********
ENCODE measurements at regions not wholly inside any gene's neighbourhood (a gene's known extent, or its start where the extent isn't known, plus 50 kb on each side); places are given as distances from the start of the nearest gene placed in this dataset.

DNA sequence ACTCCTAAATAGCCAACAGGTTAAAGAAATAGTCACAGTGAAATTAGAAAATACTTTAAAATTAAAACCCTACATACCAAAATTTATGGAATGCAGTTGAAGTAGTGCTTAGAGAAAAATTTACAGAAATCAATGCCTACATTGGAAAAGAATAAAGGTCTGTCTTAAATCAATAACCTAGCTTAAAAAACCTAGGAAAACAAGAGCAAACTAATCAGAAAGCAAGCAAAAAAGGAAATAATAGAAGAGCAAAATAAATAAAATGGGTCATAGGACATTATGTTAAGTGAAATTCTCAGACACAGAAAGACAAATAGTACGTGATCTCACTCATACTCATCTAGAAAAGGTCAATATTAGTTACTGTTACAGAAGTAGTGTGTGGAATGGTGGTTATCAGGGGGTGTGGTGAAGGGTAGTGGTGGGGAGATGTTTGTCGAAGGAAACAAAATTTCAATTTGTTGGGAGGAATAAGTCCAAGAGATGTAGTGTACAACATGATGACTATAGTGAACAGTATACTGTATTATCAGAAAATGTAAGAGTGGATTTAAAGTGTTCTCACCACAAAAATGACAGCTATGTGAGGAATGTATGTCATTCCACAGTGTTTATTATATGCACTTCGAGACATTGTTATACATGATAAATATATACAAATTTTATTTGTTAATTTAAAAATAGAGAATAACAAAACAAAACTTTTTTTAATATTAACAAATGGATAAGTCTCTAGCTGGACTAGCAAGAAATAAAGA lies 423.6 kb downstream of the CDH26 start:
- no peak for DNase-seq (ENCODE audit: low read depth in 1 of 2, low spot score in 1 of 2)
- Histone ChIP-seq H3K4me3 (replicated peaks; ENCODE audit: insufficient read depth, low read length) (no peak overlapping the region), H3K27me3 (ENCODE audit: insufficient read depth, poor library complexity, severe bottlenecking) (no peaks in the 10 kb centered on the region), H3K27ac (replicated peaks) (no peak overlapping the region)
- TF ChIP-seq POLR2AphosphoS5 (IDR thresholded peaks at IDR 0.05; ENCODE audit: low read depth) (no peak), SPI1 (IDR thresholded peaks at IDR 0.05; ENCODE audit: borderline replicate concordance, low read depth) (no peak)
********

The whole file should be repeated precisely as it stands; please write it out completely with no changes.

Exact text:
ENCODE measurements at regions not wholly inside any gene's neighbourhood (a gene's known extent, or its start where the extent isn't known, plus 50 kb on each side); places are given as distances from the start of the nearest gene placed in this dataset.

DNA sequence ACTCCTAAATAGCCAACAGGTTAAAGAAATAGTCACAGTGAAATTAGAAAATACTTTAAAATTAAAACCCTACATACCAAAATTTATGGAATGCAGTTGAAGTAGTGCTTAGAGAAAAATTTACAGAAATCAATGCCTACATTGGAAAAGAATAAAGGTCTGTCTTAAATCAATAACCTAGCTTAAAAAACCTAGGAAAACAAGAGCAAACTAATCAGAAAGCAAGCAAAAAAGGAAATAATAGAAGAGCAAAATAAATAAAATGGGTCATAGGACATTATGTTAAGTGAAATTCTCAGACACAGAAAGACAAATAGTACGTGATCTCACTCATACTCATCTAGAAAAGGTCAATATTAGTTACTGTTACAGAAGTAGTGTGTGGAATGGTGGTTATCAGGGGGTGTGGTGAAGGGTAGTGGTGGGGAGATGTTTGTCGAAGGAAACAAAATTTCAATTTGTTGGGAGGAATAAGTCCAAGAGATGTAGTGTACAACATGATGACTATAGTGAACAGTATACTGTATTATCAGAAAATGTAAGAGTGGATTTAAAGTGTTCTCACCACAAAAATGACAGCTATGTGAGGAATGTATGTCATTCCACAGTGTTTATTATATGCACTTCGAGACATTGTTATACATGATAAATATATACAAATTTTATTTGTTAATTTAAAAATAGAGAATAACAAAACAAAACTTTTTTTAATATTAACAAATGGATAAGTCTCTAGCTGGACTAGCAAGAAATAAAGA lies 423.6 kb downstream of the CDH26 start:
- no peak for DNase-seq (ENCODE audit: low read depth in 1 of 2, low spot score in 1 of 2)
- Histone ChIP-seq H3K4me3 (replicated peaks; ENCODE audit: insufficient read depth, low read length) (no peak overlapping the region), H3K27me3 (ENCODE audit: insufficient read depth, poor library complexity, severe bottlenecking) (no peaks in the 10 kb centered on the region), H3K27ac (replicated peaks) (no peak overlapping the region)
- TF ChIP-seq POLR2AphosphoS5 (IDR thresholded peaks at IDR 0.05; ENCODE audit: low read depth) (no peak), SPI1 (IDR thresholded peaks at IDR 0.05; ENCODE audit: borderline replicate concordance, low read depth) (no peak)